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A downloadable demo of ZBrush is available from Pixologic


Pixologic`s Website
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Many thanks to the team at Pixologic for help and advice.

All images glen southern2001 or Pixologic (screenshots)


Some decisions need to be taken at modelling time. You need to detail the model as much as possible in EDIT mode before moving onto texturing. If you look at the lips on the head below (1.1)
you can see that they are plain and relatively featureless. This is fine for the lips as detail can be added using alpha brushes and adding specularity to a cloned material. The eye sockets and under-eye area need more work at modelling stage to ensure the level of detail is adequate to achieve the desired result.

Before beginning a big Zbrush project usually have an idea of the type of materials that I am going to use. For skin/flesh/scales I usually use one simple material but then make several copies of it that I change just a little e.g. add more specularity. If materials have the same basic properties with only minor changes, it prevents the sharp lines from appearing where two dissimilar materials meet.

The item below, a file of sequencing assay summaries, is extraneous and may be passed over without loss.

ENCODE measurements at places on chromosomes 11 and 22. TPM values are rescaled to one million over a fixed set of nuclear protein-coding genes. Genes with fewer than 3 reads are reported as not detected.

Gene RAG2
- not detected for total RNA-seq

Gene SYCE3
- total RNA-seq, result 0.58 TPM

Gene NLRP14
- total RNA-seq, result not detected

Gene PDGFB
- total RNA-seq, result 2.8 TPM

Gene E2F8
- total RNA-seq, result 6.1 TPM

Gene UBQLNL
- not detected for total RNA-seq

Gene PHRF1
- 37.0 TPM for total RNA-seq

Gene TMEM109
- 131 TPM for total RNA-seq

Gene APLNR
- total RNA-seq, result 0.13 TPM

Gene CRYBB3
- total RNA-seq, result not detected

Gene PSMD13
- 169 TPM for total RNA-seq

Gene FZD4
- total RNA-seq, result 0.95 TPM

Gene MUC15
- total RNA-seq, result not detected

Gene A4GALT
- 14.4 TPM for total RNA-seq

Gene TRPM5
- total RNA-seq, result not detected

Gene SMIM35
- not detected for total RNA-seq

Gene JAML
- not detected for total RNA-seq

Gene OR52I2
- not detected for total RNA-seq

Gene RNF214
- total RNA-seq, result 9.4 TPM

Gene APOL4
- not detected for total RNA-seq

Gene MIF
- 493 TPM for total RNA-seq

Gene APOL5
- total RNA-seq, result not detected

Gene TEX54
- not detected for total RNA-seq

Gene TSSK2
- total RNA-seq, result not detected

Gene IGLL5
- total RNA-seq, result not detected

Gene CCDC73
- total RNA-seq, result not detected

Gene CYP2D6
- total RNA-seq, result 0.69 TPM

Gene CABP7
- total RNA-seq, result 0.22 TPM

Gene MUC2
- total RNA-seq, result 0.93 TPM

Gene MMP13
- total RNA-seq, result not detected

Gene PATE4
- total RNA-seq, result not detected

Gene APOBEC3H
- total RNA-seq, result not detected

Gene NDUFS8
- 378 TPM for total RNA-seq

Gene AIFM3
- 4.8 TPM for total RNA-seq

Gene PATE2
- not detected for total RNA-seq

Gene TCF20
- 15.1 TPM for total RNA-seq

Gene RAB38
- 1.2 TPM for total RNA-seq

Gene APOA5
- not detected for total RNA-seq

For the skin on this model I wanted to use a basic material that used colour bump to add detail where ever I used a lighter colour. The settings I used can be seen in IMAGE 3 (3.1). This was the base material and from this I made 3 more copies, One with more specularity (2.3), one with more colour bump (2.1) and one with less noise radius and a positive colour bump (2.4)



When you are happy with the model you can launch Texturemaster. I find it easier to flood fill the model with a dark colour first then add lighter features as I go (1.2). This ensures that the deep recesses (ears, eyes, nostrils, lip creases etc.) are completely covered with the base colour. Have you tried colouring the inside of a nostril with Texturemaster yet? If you don't have the right undercoat you have to rotate your model 5 or 6 times to get it covered from every angle.

IMAGE 3. Click for large version

NOTE: These TM tips are my own findings. I strongly urge you to work through the show-me tutorials built into TM over and over again until you are happy that you know all that it is capable of.

I use the same sort of sequence for texturing a head time and time again. I usually start by `dropping` (TM DROP or Keyboard G) the head face on then add some details with a similar colour to the base colour but a lighter shade. I usually use a `dotty` alpha brush or make a custom one to give a skin like effect. I then `pick` it up (TM PICK or Keyboard G again) and roll it back 45 degrees and repeat the above but use a dark tone of the same colour for under the lips and eyebrows. Pick again and roll it forward and use a lighter tone for the top of the nose, eyebrows and lips.

You can see the texture map you have created at this stage by looking in your TEXTURE panel. A texture map is being created all the time you are using Texturemaster. Image 4 shows how this image map progressed as I worked. (See 4.1,4.3)